Mesial Temporal Sclerosis
Mesial temporal sclerosis is the scarring and loss of neurons in the deepest portion of the temporal lobe. At Columbia Neurosurgery, our physicians are experts in surgically treating mesial temporal sclerosis with temporal lobectomy.
Mesial temporal sclerosis usually results in partial (focal) epilepsy, in which seizures are confined to one area of the brain. The condition can cause a variety of symptoms, such as strange sensations, changes in behavior or emotions, muscle spasms, or convulsions. A focal seizure may spread to become a generalized seizure, which involves the entire brain and may cause a sudden loss of awareness or consciousness.
The changes associated with mesial temporal sclerosis are usually identifiable on a magnetic resonance imaging (MRI) scan. This scan uses magnets, radio waves, and a computer to form pictures of the body’s structures.
Brain damage from traumatic injury, infection, a brain tumor, stroke, or uncontrolled seizures is thought to cause the scar tissue to form, particularly in the hippocampus. The region begins to atrophy; neurons die, and more scar tissue forms. This damage is thought to be a significant cause of temporal lobe epilepsy. In fact, 70 percent of temporal lobe epilepsy patients have some degree of mesial temporal sclerosis. It also appears that additional seizures can aggravate existing mesial temporal sclerosis.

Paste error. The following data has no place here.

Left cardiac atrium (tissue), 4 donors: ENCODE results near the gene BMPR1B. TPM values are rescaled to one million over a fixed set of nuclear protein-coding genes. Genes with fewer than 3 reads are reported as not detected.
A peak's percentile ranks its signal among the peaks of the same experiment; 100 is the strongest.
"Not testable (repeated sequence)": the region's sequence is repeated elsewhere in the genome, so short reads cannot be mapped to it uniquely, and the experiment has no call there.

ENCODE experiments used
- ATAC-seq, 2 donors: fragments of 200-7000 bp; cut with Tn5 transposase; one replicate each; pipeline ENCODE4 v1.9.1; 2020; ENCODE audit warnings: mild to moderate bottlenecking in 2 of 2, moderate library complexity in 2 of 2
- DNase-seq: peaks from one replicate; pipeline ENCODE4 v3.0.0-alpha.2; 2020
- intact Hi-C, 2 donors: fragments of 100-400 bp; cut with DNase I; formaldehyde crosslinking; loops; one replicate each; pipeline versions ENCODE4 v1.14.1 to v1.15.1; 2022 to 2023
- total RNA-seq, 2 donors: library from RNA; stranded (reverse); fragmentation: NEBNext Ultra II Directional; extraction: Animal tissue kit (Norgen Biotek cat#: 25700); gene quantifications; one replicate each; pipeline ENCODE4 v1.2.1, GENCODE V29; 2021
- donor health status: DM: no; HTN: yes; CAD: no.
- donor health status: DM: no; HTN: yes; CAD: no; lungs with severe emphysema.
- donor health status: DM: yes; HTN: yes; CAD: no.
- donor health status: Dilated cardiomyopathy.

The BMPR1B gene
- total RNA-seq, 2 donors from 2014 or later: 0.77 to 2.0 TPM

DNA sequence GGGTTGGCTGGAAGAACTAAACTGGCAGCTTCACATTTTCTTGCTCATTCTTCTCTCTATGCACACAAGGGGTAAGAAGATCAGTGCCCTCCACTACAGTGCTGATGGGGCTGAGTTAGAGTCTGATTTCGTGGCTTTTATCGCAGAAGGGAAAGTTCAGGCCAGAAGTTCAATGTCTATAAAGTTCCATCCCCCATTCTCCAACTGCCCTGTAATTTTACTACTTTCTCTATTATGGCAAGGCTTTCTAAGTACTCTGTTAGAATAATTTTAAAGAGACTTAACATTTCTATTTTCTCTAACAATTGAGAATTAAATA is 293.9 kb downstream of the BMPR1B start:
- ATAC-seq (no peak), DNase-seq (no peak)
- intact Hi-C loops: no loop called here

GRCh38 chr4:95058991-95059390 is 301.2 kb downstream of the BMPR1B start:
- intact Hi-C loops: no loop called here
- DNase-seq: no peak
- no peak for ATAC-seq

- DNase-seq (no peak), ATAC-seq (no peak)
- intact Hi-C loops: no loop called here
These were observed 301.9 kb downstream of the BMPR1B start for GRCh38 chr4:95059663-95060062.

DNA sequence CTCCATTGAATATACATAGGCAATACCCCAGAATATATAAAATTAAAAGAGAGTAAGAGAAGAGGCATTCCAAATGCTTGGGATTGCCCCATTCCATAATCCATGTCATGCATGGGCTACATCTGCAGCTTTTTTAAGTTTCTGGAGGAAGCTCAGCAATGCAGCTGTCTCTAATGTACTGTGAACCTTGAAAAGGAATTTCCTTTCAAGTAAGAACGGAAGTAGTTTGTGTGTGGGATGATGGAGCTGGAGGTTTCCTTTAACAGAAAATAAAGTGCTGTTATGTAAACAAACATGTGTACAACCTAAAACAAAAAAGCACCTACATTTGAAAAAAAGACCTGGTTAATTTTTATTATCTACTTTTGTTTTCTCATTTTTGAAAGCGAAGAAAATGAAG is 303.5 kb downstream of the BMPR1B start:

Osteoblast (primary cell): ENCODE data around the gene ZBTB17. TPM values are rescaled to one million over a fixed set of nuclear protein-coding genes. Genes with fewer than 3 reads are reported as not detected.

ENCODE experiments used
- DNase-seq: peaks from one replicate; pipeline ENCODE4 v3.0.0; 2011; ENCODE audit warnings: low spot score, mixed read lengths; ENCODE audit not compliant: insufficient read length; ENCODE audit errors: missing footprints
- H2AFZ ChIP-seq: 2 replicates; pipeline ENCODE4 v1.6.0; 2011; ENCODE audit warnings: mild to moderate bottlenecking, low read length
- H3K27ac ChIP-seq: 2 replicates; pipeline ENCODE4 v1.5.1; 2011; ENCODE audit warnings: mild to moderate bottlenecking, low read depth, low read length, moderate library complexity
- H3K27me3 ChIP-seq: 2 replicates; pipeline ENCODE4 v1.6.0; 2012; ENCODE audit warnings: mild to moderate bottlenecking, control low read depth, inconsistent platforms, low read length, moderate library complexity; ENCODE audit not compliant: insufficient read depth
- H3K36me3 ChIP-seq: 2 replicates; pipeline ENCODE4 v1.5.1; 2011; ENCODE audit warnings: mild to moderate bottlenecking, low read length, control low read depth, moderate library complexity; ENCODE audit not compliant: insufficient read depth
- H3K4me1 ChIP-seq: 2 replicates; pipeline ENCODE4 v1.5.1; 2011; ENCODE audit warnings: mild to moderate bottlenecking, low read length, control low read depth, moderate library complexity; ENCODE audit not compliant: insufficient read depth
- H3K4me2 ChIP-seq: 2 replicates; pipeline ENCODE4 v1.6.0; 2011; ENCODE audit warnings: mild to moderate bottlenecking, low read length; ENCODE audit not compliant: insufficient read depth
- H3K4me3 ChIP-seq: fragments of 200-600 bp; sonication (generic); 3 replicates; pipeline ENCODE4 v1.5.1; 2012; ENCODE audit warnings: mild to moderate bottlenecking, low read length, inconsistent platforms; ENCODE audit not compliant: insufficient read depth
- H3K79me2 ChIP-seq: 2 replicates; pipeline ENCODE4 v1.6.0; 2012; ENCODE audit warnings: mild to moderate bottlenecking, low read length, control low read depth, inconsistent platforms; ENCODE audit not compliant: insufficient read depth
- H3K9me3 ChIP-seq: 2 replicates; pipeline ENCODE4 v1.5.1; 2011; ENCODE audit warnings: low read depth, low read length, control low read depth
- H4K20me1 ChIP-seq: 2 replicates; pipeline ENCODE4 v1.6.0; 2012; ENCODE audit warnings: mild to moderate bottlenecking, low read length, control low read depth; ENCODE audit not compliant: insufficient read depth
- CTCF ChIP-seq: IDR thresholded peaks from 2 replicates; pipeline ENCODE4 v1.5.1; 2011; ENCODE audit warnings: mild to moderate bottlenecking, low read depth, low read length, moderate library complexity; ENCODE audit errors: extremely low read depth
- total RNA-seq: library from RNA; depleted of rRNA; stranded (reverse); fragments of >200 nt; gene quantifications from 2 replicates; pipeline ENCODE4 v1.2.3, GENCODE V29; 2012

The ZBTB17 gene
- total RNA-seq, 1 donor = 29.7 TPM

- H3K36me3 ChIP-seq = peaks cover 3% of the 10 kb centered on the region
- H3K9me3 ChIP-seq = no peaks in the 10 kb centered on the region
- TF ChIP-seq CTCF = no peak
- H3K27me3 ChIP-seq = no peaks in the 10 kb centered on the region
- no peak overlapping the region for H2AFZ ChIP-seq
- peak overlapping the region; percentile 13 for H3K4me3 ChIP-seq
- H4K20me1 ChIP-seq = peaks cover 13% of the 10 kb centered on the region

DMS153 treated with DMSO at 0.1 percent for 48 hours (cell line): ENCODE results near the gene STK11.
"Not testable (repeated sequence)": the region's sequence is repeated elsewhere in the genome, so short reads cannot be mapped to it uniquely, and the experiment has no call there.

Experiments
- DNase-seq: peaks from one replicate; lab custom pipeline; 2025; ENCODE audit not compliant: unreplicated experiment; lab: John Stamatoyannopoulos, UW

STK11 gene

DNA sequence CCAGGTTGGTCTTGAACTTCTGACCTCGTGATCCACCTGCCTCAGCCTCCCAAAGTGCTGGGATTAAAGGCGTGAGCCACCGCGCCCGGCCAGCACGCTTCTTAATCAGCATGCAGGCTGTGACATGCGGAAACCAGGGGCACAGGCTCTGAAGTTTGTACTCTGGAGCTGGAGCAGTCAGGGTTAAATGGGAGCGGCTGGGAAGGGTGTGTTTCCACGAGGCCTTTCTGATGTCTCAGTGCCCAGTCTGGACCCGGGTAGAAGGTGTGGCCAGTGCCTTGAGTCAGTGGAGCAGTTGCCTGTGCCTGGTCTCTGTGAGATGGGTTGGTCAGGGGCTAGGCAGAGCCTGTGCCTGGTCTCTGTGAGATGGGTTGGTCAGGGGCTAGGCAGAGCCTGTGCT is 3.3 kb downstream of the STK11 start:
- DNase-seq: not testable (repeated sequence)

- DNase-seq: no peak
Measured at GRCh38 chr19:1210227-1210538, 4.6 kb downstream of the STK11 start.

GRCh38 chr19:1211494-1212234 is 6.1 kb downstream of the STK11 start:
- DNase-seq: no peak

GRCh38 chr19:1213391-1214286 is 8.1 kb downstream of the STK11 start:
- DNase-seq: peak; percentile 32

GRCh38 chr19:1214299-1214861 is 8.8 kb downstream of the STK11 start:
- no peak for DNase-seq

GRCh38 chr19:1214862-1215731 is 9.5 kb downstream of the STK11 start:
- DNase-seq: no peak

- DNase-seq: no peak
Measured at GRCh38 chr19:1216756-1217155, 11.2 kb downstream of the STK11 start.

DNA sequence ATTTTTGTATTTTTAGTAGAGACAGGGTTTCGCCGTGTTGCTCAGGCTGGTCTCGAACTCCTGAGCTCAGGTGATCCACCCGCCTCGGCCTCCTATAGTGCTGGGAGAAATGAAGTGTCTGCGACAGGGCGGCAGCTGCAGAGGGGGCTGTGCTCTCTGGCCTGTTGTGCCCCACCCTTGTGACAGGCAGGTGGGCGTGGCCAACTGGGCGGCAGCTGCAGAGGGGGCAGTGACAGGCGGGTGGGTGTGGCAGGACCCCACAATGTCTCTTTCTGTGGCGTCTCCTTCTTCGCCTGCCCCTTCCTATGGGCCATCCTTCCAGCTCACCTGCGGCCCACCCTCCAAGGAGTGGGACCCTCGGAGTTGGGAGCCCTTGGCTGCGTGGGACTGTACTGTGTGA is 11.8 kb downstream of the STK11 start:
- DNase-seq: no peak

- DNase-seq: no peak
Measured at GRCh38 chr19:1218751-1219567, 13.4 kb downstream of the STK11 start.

The surgical treatment for mesial temporal sclerosis is called temporal lobectomy.
In this procedure, neurosurgeons remove the part of the brain identified as the seizures’ point of origin. Patients with mesial temporal sclerosis on only one side of the brain usually have a better outcome than patients with bilateral mesial temporal sclerosis. The best outcomes are achieved with complete removal of the sclerotic structures.
This is the single most common surgery for patients with epilepsy that cannot be controlled with medication. It has a high rate of eliminating seizures and is associated with a low incidence of significant new neurological impairments.